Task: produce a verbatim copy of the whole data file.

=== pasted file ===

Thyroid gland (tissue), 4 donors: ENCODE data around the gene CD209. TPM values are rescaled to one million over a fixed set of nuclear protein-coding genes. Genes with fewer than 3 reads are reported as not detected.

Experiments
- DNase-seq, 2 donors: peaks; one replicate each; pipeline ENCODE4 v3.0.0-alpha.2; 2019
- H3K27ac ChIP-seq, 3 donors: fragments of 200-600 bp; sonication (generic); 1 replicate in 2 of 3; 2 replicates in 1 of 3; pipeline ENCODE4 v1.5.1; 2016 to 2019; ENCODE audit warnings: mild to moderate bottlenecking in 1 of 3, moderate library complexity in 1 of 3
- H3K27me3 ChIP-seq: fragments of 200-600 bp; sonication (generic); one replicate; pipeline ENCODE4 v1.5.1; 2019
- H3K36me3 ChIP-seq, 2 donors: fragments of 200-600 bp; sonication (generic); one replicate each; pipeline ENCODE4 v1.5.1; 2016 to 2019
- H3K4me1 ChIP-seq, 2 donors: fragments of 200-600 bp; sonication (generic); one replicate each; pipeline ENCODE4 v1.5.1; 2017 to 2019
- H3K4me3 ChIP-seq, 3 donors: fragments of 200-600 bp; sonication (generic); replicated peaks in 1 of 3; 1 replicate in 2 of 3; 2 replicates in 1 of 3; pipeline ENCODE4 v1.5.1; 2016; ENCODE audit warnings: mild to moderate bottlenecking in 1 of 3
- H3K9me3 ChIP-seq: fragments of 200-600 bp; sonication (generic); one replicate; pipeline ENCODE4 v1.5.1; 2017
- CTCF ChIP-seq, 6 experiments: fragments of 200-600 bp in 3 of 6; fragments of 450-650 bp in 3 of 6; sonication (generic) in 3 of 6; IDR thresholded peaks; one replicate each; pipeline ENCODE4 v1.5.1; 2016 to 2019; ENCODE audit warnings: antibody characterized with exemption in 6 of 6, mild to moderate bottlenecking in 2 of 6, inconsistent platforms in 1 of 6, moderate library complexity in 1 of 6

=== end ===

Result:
Thyroid gland (tissue), 4 donors: ENCODE data around the gene CD209. TPM values are rescaled to one million over a fixed set of nuclear protein-coding genes. Genes with fewer than 3 reads are reported as not detected.

Experiments
- DNase-seq, 2 donors: peaks; one replicate each; pipeline ENCODE4 v3.0.0-alpha.2; 2019
- H3K27ac ChIP-seq, 3 donors: fragments of 200-600 bp; sonication (generic); 1 replicate in 2 of 3; 2 replicates in 1 of 3; pipeline ENCODE4 v1.5.1; 2016 to 2019; ENCODE audit warnings: mild to moderate bottlenecking in 1 of 3, moderate library complexity in 1 of 3
- H3K27me3 ChIP-seq: fragments of 200-600 bp; sonication (generic); one replicate; pipeline ENCODE4 v1.5.1; 2019
- H3K36me3 ChIP-seq, 2 donors: fragments of 200-600 bp; sonication (generic); one replicate each; pipeline ENCODE4 v1.5.1; 2016 to 2019
- H3K4me1 ChIP-seq, 2 donors: fragments of 200-600 bp; sonication (generic); one replicate each; pipeline ENCODE4 v1.5.1; 2017 to 2019
- H3K4me3 ChIP-seq, 3 donors: fragments of 200-600 bp; sonication (generic); replicated peaks in 1 of 3; 1 replicate in 2 of 3; 2 replicates in 1 of 3; pipeline ENCODE4 v1.5.1; 2016; ENCODE audit warnings: mild to moderate bottlenecking in 1 of 3
- H3K9me3 ChIP-seq: fragments of 200-600 bp; sonication (generic); one replicate; pipeline ENCODE4 v1.5.1; 2017
- CTCF ChIP-seq, 6 experiments: fragments of 200-600 bp in 3 of 6; fragments of 450-650 bp in 3 of 6; sonication (generic) in 3 of 6; IDR thresholded peaks; one replicate each; pipeline ENCODE4 v1.5.1; 2016 to 2019; ENCODE audit warnings: antibody characterized with exemption in 6 of 6, mild to moderate bottlenecking in 2 of 6, inconsistent platforms in 1 of 6, moderate library complexity in 1 of 6